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**Rock, paper, scissors Tally Frequency Player 1 Player 2 Draw**

Two player game Take turns and record the results Tally Frequency Player 1 Player 2 Draw

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**Rock, paper, scissors Player 1 Player 2 Result Stone Scissors**

Continue the table below showing ALL POSSIBLE OUTCOMES Player 1 Player 2 Result Stone Scissors Player 1 WINS

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**Rock, paper, scissors Player 1 Player 2 Result Rock Scissors**

Player 1 WINS Draw Paper Player 2 WINS

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Rock, paper, scissors PLAYER 1 Rock Paper Scissors R, R PLAYER 2

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**Rock, paper, scissors Answer these questions in your books**

Who is more likely to win? Explain why this is a fair game to play. After 60 games, how many games should be a draw? Why are the frequencies not all the same? How can you even up the results for each player?

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**Rock, paper, scissors Who is more likely to win? Noone**

Explain why this is a fair game to play. As all possible outcomes are equally likely After 60 games, how many games should be a draw? Theoretically, 20. Why are the frequencies not all the same? Because this is just an experiment How can you even up the results for each player? You should play many more games

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**Rock, paper, scissors Calculating chance**

PROBABILITY = a measured chance of something happening. PROBABILITY = Favourable outcomes TOTAL number of outcomes Eg. The probability of winning at Rock, Paper, scissors is….

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**Combining two events Coin 1 Coin 2 HH HT TH TT**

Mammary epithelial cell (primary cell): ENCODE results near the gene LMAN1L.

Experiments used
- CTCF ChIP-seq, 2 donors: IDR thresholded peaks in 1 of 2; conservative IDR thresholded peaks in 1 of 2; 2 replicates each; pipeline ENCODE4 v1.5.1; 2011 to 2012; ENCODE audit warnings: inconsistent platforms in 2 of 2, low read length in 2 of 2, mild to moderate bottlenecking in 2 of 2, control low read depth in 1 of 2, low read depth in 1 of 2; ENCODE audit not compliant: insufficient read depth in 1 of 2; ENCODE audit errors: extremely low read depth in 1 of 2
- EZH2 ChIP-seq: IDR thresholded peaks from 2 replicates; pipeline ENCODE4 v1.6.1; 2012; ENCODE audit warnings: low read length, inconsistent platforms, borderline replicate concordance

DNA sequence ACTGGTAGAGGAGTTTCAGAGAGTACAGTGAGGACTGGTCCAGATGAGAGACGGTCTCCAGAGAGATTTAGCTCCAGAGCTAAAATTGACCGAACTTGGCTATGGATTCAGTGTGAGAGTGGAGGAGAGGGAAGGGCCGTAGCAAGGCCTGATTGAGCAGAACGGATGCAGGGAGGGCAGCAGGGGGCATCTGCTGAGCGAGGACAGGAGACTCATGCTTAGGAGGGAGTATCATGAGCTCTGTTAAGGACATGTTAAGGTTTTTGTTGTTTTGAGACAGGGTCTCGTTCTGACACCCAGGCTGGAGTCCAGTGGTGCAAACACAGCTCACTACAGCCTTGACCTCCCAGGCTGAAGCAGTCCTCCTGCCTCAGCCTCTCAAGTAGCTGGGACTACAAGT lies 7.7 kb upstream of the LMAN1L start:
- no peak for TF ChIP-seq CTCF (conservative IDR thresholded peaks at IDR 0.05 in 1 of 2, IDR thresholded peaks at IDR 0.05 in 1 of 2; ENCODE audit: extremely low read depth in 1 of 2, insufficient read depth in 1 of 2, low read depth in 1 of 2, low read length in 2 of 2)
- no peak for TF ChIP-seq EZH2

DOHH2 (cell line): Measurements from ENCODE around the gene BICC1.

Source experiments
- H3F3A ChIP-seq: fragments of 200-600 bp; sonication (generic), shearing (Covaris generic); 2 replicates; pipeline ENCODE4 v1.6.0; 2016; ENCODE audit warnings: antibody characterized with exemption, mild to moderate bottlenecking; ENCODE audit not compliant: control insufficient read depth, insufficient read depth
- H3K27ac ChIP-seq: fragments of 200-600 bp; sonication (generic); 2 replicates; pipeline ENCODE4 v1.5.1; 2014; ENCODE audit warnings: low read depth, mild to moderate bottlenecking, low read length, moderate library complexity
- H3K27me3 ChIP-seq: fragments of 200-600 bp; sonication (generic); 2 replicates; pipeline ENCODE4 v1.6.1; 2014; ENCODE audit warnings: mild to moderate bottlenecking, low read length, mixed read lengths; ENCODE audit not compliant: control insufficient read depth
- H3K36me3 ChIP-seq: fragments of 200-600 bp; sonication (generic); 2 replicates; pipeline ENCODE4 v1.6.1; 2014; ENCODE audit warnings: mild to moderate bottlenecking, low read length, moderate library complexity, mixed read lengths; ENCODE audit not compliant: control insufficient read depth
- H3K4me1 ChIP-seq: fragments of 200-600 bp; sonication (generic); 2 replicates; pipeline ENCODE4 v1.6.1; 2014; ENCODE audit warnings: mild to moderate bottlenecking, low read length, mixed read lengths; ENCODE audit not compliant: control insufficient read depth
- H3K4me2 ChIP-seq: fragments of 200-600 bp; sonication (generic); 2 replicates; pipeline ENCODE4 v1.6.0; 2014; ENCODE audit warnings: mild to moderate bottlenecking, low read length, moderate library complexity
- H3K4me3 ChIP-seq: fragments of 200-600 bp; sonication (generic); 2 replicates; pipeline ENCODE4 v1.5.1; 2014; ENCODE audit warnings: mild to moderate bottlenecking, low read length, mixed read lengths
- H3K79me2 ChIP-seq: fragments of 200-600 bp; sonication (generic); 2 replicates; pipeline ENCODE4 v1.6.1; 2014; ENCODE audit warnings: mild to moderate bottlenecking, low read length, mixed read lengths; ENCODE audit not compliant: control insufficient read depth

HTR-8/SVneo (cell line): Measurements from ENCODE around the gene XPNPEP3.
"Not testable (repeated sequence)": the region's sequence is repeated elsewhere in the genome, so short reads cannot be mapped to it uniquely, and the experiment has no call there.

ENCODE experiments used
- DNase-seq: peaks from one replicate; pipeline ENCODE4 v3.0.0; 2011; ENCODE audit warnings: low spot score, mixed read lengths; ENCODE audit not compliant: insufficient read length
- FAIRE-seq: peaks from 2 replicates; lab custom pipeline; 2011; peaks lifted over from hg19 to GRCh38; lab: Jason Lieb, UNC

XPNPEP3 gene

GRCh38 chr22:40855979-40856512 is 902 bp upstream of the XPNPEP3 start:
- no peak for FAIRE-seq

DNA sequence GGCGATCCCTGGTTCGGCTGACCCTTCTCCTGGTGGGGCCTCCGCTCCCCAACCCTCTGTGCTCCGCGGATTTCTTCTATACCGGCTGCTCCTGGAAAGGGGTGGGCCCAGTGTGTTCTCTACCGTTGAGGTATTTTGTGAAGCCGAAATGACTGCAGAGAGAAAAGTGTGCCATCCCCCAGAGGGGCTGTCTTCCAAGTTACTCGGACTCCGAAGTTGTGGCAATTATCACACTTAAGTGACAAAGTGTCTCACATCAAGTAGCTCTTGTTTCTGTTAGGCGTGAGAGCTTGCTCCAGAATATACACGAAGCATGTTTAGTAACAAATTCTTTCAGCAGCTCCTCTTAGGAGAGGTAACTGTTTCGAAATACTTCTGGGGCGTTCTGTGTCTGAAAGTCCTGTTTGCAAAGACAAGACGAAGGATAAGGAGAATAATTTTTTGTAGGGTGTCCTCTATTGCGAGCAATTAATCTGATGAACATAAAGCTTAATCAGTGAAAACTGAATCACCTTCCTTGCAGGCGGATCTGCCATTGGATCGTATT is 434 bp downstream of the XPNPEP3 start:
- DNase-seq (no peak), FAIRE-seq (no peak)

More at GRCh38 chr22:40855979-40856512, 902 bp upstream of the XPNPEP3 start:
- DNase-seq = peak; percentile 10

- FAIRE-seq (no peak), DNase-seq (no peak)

Here is another sample space diagram. What is it showing? Coin 1 Coin 2 HH HT TH TT

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**Combining two events Spinner 1 Spinner 2**

Here is another sample space diagram. Complete the table. Spinner 1 Red Blue Green Yellow 1 2 3 Spinner 2 Draw the two possible spinners

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**Combining two events Spinner 1 Spinner 2**

The score from two spinners are added together. Spinner 1 1 2 3 4 Spinner 2 Complete this sample space diagram

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**Combining two events Spinner 1 Spinner 2**

Here are the answers… Spinner 1 1 2 3 4 5 6 7 Spinner 2 Which scores are most likely to occur?

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**Combining two events Two normal dice are rolled at the same time.**

Design a sample space diagram that can record the sum of the scores of the two dice.

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Combining two events DICE SCORE 1 1 2 3 4 5 6 8 DICE SCORE 2

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**Combining two events DICE SCORE 1 1 2 3 4 5 6 7 8 9 10 11 12**

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**Expected frequency = 100 DRAWS**

Expected frequency = probability x number of trials You can use the probability of an event to predict the number of times an outcome might happen. Example : Two people play the game Rock, Paper, Scissors, 300 times. Estimate the number of draws there will be. Out of 300 games, we would EXPECT = 100 DRAWS

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**Questions Expected frequency = probability x number of trials**

1. A dice is rolled 90 times. How many sixes would you expect? 2. A coin is flipped 80 times. How many heads would you expect? 3. Two out of three people prefer Summer than winter holidays. Out of 1000 people asked, how many prefer Summer holidays? 4. 1 out of every 8 people in England are vegetarian. How many vegetarians are there in england (Pop. England = 64 million)

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**Relative frequency Relative frequency = estimated probability**

You can ESTIMATE probability using an experiment or historical information Example : A train is late 5 times in April. Estimate the probability that it will be late on the first day of May. Out of 30 days, 5 days the train was late. So P(Train is late) =

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**Relative frequency Certificate Frequency Gold 14 Silver 49 Bronze 25**

Relative frequency = frequency of event total frequency A table shows the levels achieved by 100 students in a maths challenge competition . Estimate the probability that : Certificate Frequency Gold 14 Silver 49 Bronze 25 Pass 12 (a) A student achieves a gold certificate (b) A student achieves a pass (c) Which certificate are students most likely to achieve

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